A couple weeks ago, I took the better part of a day simply to pray. Rather than bringing my lists of questions and requests to God, I realized that I needed to take a posture of listening. So I drove out to Ball’s Falls Conservation Area for the morning. I figured withdrawing to a quiet place that I’ve not been to before would heighten my attention.
Over the years, I have recognized that I tend to listen well to the Spirit when I am out in the woods. It’s something I’ve learned by practice and by theology. The Belgic Confession Article 2 starts with:
We know God by two means:
First, by the creation, preservation, and government
of the universe,
since that universe is before our eyes
like a beautiful book
in which all creatures,
great and small,
are as letters
to make us ponder
the invisible things of God:
In the context of that teaching, I’d like to share two of the things from my listening and pondering.
As a Woodpecker
I could hear the woodpecker for a minute or two before I finally saw it. Then, once I figured out where the bird was, I stood under the tree watching it for a couple minutes. The woodpecker spiralled it’s way up a 30+ foot tree, tap-tap-tapping as it went around and up the trunk and then onto one of the main branches. Then it flew off and went to another tree and started all over again.
This time of year, woodpeckers are looking for weak spots in the tree that would indicate where insects might be located. Basically, the woodpecker was looking for something to eat. Something in the systematic and persistent way this bird worked its way around the tree stuck with me.
As the woodpecker flew off to the next tree and I resumed my walk further into the woods, I heard the Spirit inviting me to continue seeking God’s face. A phrase that shows up in multiple places in the Old Testament (slightly different versions each time) came to mind: “When my people who are called by my name turn to me with all their heart” or as another place says “when they seek me with all their heart”.
Admittedly, a woodpecker knocking on trees is not quite the singable cadence of Psalm 42’s “as the deer pants for streams of water, so my soul pants for you, O God”. But that bird’s persistence gave me a glimpse of seeking God’s face with all my heart.
Our church has a core value of “steadfast prayer” and something of that core value emerged in the context of watching the woodpecker and listening to the Spirit. We express that value saying “We are committed to prayer in all aspects of our communal and personal lives, for without prayer, we can achieve nothing.”
We pray, we seek God’s face, again and again, because we recognize that everything depends on God’s provision. And if we are detached from God, if we are no longer seeking God’s face, all of our efforts are in vain. As I walked, I wondered what it might be like for me to steadfastly seek God’s face, like a woodpecker persistently looking for food.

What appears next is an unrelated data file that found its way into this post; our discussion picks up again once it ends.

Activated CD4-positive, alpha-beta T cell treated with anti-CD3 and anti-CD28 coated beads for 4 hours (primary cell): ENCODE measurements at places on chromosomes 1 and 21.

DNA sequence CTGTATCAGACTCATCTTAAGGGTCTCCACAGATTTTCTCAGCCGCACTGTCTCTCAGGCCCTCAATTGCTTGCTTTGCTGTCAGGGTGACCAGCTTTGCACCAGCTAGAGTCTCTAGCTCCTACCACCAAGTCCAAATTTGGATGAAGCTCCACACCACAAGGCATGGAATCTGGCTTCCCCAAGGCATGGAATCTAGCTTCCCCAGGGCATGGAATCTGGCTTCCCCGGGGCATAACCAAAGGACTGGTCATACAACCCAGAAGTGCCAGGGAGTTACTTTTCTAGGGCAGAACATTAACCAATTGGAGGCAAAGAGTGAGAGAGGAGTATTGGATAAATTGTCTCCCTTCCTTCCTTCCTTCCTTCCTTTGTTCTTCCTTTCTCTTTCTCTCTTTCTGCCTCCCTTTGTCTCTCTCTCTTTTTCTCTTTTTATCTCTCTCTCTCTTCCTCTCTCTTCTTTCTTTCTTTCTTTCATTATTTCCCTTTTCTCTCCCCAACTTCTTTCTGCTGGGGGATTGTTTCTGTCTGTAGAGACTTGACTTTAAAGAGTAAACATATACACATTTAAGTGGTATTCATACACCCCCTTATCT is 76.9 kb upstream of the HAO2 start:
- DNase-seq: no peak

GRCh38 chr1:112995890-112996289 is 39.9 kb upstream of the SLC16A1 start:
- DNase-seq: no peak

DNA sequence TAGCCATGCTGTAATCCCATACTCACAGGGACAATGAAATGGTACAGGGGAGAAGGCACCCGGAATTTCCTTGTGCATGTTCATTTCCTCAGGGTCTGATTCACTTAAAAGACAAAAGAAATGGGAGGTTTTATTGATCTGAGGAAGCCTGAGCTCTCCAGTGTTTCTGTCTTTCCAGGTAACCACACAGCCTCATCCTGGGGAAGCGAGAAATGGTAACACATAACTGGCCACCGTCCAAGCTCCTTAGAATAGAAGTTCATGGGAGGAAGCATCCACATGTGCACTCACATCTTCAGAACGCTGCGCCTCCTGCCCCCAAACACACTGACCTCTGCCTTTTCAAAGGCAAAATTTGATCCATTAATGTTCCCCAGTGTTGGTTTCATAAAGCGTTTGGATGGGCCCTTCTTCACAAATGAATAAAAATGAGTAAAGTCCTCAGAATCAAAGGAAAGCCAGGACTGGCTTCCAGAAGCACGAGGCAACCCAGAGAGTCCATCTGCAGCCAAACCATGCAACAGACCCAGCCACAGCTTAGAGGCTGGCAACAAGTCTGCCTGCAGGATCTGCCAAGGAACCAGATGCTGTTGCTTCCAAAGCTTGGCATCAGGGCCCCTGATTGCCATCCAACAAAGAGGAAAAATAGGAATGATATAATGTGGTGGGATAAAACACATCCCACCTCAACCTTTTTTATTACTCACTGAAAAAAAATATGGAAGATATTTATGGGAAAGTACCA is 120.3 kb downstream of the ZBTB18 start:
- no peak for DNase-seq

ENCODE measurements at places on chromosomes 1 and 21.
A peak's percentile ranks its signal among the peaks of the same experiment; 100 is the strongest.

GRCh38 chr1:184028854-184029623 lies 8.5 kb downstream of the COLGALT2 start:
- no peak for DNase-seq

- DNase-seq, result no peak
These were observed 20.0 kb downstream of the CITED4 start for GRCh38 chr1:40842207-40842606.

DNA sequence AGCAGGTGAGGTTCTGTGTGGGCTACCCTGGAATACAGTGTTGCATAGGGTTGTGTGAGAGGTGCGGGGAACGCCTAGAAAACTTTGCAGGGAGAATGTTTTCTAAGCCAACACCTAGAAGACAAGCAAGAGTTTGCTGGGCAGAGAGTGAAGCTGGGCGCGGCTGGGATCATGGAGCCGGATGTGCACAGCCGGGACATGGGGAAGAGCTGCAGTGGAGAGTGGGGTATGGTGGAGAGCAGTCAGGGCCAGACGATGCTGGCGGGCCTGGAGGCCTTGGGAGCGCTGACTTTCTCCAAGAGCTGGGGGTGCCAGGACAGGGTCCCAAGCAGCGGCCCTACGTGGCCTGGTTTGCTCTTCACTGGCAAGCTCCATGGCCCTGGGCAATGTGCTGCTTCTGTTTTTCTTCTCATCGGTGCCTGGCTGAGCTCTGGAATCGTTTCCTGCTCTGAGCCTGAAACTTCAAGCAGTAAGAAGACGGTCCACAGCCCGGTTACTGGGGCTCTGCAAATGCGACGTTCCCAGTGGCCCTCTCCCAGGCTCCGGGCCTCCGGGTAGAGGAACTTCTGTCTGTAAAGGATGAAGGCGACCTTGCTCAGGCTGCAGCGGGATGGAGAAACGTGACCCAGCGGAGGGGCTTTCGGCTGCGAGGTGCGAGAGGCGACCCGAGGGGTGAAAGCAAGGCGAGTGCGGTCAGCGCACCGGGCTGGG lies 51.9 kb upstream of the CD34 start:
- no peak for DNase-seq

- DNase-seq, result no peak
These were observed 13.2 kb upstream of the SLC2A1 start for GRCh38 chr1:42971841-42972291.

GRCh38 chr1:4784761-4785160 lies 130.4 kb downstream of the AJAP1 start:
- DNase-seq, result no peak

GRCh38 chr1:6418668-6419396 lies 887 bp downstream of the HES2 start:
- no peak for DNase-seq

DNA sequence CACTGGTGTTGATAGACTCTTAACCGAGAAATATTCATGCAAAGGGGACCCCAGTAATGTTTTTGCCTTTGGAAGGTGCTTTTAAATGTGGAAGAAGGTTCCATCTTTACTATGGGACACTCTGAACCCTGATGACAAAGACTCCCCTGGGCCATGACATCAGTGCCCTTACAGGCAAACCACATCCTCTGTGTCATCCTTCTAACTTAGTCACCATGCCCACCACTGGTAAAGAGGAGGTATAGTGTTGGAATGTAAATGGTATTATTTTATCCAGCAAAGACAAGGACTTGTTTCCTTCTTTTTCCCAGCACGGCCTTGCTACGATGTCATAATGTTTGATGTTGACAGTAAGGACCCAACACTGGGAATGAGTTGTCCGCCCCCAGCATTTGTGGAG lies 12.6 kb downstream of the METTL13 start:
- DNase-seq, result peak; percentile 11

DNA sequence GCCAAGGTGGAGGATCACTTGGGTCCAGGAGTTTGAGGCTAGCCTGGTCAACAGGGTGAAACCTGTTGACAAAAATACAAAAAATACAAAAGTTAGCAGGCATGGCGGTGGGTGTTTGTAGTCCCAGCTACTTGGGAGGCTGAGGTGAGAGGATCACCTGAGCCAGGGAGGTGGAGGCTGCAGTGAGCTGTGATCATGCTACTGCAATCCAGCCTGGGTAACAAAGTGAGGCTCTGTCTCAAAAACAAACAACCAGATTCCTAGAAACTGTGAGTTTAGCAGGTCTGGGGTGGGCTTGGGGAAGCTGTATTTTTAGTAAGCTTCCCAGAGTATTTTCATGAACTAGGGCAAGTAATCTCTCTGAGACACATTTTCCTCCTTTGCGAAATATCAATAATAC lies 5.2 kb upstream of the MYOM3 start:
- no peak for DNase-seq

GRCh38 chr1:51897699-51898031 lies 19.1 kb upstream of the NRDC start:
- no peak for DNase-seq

The Ball’s Falls property contains the ruins of several old mills and lime kilns, as well as a number of restored/preserved buildings. One of these preserved buildings is a church. The church is still used occasionally for weddings, but the building is no longer attached to a worshipping community.
The Ball family built this cluster of buildings in the early 1800’s to support the workers they employed. The original vision was to turn this working community into a city. But for a variety of other reasons (train access, the development of the Welland Canal, and other industrialization) the community never officially incorporated as a city.
I sat by the church building for a while, simply trying to practice Psalm 46:10 – “Be still and know that I am God. I will be exalted among the nations; I will be exalted in the earth.” What welled up within me was an overwhelming awareness of God’s faithfulness from generation to generation.
For a season this little community with its mills, kilns, and farms provided for other communities, including what is now Grimsby, Port Dalhousie, and St. Catherines. As I read little snippets of their history I thought about the first line of our mission statement: “we exist to serve our communities”. The church is built in a fairly central location among the other buildings – as was often the case in those days. It is clear that for a season, God lavished his grace both on this community and through this community into other surrounding communities.
By some standards today, the Ball’s Falls community would be considered a failure. After all it only exists as an historical relic now. Too often, I think, we want our institutions and our communities to last forever (which, when you think about it, sounds like we have a bit of god-complex when it comes to our institutions). We have a tendency to get caught up in making things survive and somehow lose sight of the wonder and awe of what God is doing in the moment. Gratitude and thankfulness disappear.
As I sat there, I found great comfort in God’s willingness to provide for a community and through a community that would only last for 70-80 years. I found myself in awe of God’s goodness and the lavish nature of God’s goodness.
And in that recognition, I felt a whole bunch of worries coming off my shoulders: worries about the election in my home country, about my kids as they transition more and more out of our home, about my congregation as we wonder about staffing needs, about how to care for youth and seniors, about where the finances for those things will come from, and multiple other concerns that were cluttering my heart.
In the quiet testimony of that church building, I remembered God, who was faithful to the Ball’s Falls community, who has always been faithful, and who will continue to be faithful – to us who gather in our local worshipping communities and to God’s church throughout the world – until Jesus returns to make everything new.*
* this post is adapted from a weekly reflection I wrote recently for our church leadership.